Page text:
This Summer, in London

After returning from my little vacation in New York City, I was looking forward to spending the summer in London. With no other breaks from work planned until the end of August, I wanted to enjoy the city and try to take it easy in all aspects of my life. I dreamed of weekends at the park, enjoying the warmer weather, and reading while sipping some cold cider. Taking my time preparing meals for late dinners, accompanied by a nice old glass of white wine. Preparing some iced coffee with some limited edition capsules from Nespresso. Knowing that after the work day was over, there was basically another day, with the sunlight only disappearing at 10pm. And I saw the perfect description of what I wanted from summer below.

From the book Open Water by Caleb Azumah Nelson, one of my summer reads

It’s summer now, and you’re craving a simpler existence. You want to read. You want to write. (…) It’s summer now, and you’re looking forwards to worrying less. You’re looking forward to longer nights and shorter day. (…) You’ll be looking forward to laughing so hard your chest hurts and you feel light-headed. You’re looking forward to the safety in pleasure. You’re looking forward to forgetting, albeit briefly, the existential dread that plagues you, which tighthnes your chest, which pains your left side”

Caleb Azumah Nelson

I am not particularly fond of Summer. Hot weather always left me feeling languid, and unproductive. Somehow apathetic. I’ve been keen on British Summer because it typically means warmer days – not too hot, not too cold. Enough to be able to leave the house without a jacket and enjoy some sunshine, but also with refreshing clouds and rain. I can only deal with heat if I am on holiday, by the beach or the swimming pool. Summers in London have typically been bearable – within the 18-22 degrees Celsius, and the occasional high or low. But not this year. This year London hasn’t been having any rain. The thermometers have achieved historically records – we had two consecutive days of what I can only describe as true hell – 38º and 40ºC. A very crude reminder of climate change, despite those who continue to deny it. And don’t take me wrong ‘ I know that in other parts of the planet these temperatures are nothing. However, in London, this is extremely abnormal. We don’t have air conditioners in our homes. Homes in London are built to keep the warmth in, not to take it out.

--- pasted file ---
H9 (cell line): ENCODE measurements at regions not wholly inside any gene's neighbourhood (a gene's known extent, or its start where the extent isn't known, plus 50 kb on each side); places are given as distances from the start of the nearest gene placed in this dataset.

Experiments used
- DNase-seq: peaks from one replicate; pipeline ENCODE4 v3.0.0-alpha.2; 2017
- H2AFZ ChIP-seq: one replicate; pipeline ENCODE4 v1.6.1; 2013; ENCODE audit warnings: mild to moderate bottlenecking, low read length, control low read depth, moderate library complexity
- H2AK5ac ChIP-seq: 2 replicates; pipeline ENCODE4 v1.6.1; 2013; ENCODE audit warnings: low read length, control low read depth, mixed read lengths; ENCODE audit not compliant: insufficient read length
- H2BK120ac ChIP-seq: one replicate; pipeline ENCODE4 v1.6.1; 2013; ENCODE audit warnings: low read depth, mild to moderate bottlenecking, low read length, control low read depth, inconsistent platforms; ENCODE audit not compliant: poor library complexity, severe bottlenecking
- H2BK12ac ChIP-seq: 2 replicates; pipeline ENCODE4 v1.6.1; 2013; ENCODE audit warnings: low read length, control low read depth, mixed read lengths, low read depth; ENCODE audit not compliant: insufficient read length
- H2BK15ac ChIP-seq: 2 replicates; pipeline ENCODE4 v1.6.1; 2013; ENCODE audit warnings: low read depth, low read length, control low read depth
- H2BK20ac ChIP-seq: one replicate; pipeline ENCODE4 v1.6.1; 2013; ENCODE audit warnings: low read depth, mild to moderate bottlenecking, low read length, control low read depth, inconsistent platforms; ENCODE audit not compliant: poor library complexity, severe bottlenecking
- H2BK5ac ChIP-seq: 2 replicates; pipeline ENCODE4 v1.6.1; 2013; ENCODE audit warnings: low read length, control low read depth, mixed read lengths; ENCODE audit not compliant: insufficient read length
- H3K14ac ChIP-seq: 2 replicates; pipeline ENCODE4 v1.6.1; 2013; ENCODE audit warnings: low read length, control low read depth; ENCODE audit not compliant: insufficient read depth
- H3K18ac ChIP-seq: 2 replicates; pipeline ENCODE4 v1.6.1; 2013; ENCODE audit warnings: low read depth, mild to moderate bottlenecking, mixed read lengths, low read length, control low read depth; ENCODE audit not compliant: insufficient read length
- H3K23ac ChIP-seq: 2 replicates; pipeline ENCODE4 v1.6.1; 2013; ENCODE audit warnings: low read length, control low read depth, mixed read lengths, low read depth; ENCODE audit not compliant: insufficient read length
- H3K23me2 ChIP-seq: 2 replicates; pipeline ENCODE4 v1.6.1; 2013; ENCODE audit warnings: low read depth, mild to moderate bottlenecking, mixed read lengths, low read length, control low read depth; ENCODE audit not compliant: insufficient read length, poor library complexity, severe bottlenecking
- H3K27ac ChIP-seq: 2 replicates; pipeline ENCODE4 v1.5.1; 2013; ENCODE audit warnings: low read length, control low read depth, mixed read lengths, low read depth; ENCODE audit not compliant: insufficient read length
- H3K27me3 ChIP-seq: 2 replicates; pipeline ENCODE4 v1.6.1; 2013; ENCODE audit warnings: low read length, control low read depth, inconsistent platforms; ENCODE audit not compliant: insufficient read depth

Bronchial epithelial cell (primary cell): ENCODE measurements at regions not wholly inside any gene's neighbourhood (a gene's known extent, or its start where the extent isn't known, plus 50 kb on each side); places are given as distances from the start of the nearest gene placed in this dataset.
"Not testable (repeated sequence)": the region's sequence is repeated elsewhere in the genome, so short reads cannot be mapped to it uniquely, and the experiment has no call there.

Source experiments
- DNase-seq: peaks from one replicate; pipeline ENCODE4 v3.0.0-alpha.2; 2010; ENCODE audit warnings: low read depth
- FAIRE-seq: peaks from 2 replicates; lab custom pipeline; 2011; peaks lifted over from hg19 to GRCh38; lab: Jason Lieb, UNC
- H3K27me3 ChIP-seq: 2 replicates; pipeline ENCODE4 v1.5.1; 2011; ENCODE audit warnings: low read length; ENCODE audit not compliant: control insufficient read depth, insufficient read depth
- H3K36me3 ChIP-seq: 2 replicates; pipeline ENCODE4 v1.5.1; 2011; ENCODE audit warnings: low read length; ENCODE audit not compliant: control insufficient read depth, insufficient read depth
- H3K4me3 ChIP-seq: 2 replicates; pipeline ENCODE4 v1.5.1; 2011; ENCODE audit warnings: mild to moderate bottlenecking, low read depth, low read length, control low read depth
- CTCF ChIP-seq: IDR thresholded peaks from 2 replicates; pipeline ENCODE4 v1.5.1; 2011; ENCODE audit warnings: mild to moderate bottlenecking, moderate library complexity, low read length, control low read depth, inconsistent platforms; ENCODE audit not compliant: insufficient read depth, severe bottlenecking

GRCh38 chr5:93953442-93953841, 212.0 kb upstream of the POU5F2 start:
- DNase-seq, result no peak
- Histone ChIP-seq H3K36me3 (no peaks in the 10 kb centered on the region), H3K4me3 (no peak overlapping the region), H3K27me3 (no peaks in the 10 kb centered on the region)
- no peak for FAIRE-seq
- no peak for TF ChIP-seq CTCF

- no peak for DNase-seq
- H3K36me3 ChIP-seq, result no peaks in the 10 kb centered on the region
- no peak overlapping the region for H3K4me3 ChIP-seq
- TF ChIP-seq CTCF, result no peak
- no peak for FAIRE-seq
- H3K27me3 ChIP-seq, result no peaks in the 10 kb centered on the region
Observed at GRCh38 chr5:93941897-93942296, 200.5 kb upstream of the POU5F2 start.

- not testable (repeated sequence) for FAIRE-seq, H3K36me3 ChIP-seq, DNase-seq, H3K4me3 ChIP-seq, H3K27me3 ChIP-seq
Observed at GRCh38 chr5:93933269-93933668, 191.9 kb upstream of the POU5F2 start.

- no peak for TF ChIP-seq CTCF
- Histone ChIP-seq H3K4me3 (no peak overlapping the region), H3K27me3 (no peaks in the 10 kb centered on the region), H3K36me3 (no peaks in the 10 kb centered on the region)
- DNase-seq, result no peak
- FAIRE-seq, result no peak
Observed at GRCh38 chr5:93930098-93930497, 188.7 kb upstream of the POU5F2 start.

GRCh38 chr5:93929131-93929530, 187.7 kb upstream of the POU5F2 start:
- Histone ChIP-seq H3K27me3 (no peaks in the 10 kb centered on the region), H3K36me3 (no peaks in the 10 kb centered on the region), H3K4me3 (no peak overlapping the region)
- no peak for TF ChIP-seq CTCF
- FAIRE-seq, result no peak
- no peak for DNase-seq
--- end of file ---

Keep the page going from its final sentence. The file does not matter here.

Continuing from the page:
Chinese Pagoda at the Victoria Park

And of course, after managing to avoid Covid for the past two years, I finally fell victim to it. Precisely in the middle of a heatwave. It was so hot, that it took me some time to realise that I was actually burning with fever, not from the hot weather. To be fair, at that point, I was burning from both.

Yet, I cannot go to the parks for my summer reading either. It’s too hot, and it simply saddens me not to be able to see the greenery that characterises London. The lawns are yellow, dead yellow. Not like the gold we see in Autumn, which manages to look healthy even though we know that Autumn is the season of death. Summer here is supposed to be a celebration of life. But when I go to the parks, I don’t see this. It’s dusty, it’s dry, it’s ugly.

In addition, the summer has been plagued with so much more negative news. Travel is chaotic with airports facing staff shortages, and flight cancellations, with trains in the UK going on constant strike. I can only be glad I did not have travel plans this summer. There is a war going on not too far and just turn on the news to see people worrying about silly political differences, that become a threat to basic human (women) rights.

I’ve been going instead to galleries when it’s not too hot for me to dare to get myself into public transport. It simply feels like you can’t breathe, which makes me panic. At least inside galleries is cool and one can distract oneself from everything that has made this summer less. I loved the exhibition at the Hayward Gallery, called In The Black Fantastic.

I also visited recently a very different but quirky exhibit at a small gallery near where I live, the Camden Arts Centre ‘ Thank You Darling, by Lily van der Stokker.

August just started. This is my second least favourite month, but having in mind how bad July was personally for me, I’m trying to be positive about the coming weeks!

How is your summer going?

Love, Nic


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